(a) High resolution melt analysis of the genotypes. (b, c) qPCR analysis of pitx2c and pitx2a mRNA levels in the three genotypes from pooled 24 hpf embryos from an incross of heterozygous fish. (d, e) qPCR analysis of pitx1 and pitx3 mRNA levels in wild-type and MZpitx2c mutant embryos at 80% epiboly. No changes in mRNA levels for the pitx2a isoform are observed in the absence of Pitx2c function. However, pitx1 and pitx3 mRNA levels are strongly upregulated in MZpitx2c mutants. Average Ct values are listed in Supplementary file 1. Graphs indicate the average fold change ± SEM from at least three biological replicates analyzed in duplicates. **p<0.01, ***p<0.001 by unpaired t-test.

https://doi.org/10.7554/eLife.34880.004
Figure 1—figure supplement 3
The pitx2c Δ4 allele encodes a non-functional protein.

(a–e) Embryos were injected at the 1 cell stage with wild-type or pitx2c Δ4 mRNA and phenotypes were evaluated at 24 hpf. Quantification of phenotypic distribution (a) and examples of a normal embryo (b), an embryo with anterior defects (c), an embryo with posterior defects (d), and an embryo that has failed to gastrulate (e). Embryos injected with the pitx2c Δ4 mRNA develop without gross morphological defects, suggesting that the mutant allele does not encode a functional protein. Scale bar, 100 μm.

https://doi.org/10.7554/eLife.34880.005
Figure 2 with 1 supplement
MZpitx2c mutants are correctly patterned but exhibit defects in spatial organization.

(a–g) Analysis of goosecoid (gsc) (a), noto/flh (b, c), eve1 (d), wnt8a (e), tbx16 (f), and sox17 (g) expression by in situ hybridization. Expression of gsc (dorsal organizer) at 80% epiboly is indistinguishable between MZpitx2c mutants and wild types (a). At 60% epiboly, MZpitx2c mutants display an expanded domain of noto expression (axial mesoderm) (b) and subsequently a shorter and wider notochord at the one somite stage (ss) (c). A higher magnification of the boxed regions in panel c is shown in the lower panels. The eve1 expression domain (ventral mesoderm) is expanded dorsally in MZpitx2c mutants (d) (outlined by dashed lines and indicated by arrows in the vegetal pole views), and no obvious changes were observed in wnt8a expression (embryonic margin) (e). Expression of tbx16 (paraxial mesoderm) is disrupted in the dorsal region of MZpitx2c mutants (f). Expression of sox17 (endoderm) reveals defects in dorsal forerunner cell migration (arrowheads) in 80% epiboly MZpitx2c mutants (g). a-c and e-g: dorsal views, animal pole to the top; a-b: animal pole views, dorsal to the right of the image; d: lateral views, dorsal to the right of the image; d-e: vegetal pole views, dorsal to the right of the image. ‘n’ refers to the number of embryos with the expression pattern shown over the total number of embryos analyzed. AP, animal pole; D, dorsal; V, ventral. Scale bars, 100 μm.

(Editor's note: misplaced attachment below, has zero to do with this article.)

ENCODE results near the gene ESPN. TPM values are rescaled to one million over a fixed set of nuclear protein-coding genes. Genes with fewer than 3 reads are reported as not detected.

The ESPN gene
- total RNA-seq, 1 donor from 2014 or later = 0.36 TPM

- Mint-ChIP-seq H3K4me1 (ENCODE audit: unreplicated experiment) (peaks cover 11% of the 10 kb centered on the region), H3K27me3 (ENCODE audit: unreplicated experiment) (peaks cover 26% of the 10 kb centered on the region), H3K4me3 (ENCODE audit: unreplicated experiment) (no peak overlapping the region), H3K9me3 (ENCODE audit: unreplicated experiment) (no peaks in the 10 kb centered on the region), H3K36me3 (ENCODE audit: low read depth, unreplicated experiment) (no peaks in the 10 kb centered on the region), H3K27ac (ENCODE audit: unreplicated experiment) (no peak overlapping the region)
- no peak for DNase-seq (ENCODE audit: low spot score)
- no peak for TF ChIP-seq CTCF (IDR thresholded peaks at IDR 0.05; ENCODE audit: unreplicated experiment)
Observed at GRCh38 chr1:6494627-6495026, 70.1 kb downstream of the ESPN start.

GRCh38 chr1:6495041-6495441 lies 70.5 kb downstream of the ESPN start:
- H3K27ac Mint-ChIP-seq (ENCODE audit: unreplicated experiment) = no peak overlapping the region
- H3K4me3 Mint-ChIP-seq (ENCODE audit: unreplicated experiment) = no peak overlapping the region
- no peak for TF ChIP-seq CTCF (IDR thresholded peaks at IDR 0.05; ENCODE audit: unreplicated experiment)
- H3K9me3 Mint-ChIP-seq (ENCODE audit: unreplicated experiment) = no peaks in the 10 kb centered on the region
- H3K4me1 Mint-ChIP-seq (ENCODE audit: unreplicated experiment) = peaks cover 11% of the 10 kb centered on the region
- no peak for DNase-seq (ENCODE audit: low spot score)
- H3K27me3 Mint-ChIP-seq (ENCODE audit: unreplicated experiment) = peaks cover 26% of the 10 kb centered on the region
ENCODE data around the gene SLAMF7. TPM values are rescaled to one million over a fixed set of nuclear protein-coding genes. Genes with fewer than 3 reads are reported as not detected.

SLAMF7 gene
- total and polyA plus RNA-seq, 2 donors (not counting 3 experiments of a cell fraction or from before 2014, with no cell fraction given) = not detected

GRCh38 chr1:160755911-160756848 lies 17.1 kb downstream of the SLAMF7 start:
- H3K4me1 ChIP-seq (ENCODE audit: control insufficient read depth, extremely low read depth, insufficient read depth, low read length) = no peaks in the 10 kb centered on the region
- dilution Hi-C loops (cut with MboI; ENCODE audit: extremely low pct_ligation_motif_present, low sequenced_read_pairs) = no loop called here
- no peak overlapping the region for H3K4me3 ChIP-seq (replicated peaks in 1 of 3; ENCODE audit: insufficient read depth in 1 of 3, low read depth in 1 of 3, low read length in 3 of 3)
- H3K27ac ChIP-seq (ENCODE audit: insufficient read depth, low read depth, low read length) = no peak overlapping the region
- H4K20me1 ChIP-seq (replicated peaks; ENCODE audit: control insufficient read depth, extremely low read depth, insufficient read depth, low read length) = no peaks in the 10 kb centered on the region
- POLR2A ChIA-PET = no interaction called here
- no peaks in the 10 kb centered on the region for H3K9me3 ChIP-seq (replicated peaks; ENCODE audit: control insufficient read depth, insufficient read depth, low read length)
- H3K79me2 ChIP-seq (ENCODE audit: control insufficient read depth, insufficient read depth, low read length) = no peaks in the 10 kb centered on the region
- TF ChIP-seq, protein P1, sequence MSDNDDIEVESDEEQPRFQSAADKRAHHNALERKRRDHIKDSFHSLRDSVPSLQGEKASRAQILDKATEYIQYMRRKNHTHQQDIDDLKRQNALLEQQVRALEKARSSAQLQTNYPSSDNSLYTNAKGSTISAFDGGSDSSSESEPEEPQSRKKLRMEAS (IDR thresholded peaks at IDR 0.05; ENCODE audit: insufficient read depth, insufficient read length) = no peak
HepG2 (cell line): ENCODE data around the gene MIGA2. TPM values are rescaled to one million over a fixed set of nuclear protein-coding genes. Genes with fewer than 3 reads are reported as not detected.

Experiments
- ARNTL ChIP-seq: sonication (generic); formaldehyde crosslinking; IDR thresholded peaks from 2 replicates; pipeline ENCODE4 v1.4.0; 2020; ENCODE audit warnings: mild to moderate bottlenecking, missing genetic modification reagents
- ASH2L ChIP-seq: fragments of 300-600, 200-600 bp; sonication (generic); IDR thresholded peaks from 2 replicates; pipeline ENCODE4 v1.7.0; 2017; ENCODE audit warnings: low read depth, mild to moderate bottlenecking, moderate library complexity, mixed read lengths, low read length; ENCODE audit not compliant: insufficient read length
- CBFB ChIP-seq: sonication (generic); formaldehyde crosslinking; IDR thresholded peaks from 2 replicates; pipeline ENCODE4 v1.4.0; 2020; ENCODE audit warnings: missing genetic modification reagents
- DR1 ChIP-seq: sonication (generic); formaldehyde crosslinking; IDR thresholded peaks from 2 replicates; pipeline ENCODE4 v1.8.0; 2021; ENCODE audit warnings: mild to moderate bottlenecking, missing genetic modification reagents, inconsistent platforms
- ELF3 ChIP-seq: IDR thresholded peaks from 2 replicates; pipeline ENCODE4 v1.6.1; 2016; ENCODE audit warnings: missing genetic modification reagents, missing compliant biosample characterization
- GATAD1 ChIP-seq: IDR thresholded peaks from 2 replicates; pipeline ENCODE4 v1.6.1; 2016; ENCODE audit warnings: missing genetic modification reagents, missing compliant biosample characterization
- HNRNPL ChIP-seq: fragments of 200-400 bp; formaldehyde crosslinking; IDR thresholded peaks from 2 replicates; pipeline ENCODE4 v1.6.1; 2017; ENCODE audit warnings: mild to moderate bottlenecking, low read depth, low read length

https://doi.org/10.7554/eLife.34880.006
Figure 2—figure supplement 1
Proliferation is reduced in MZpitx2c mutant embryos during gastrulation.

(a, b) Immunostaining of wild-type (a) and MZpitx2c mutant (b) embryos for phospho-Histone H3 (pH3) and counterstaining with DAPI to visualize nuclei. (c) Quantification of the number of pH3+ cells in wild-type and MZpitx2c mutant embryos at 80–90% epiboly. (d, e) Immunostaining of wild-type (d) and MZpitx2c mutant (e) embryos for cleaved Caspase-3 and counterstaining with DAPI to visualize nuclei. (f) Quantification of the number of Caspase-3+ cells in wild-type and MZpitx2c mutant embryos at 80–90% epiboly. Scale bars, 100 μm. *p<0.05 by unpaired t-test.

https://doi.org/10.7554/eLife.34880.007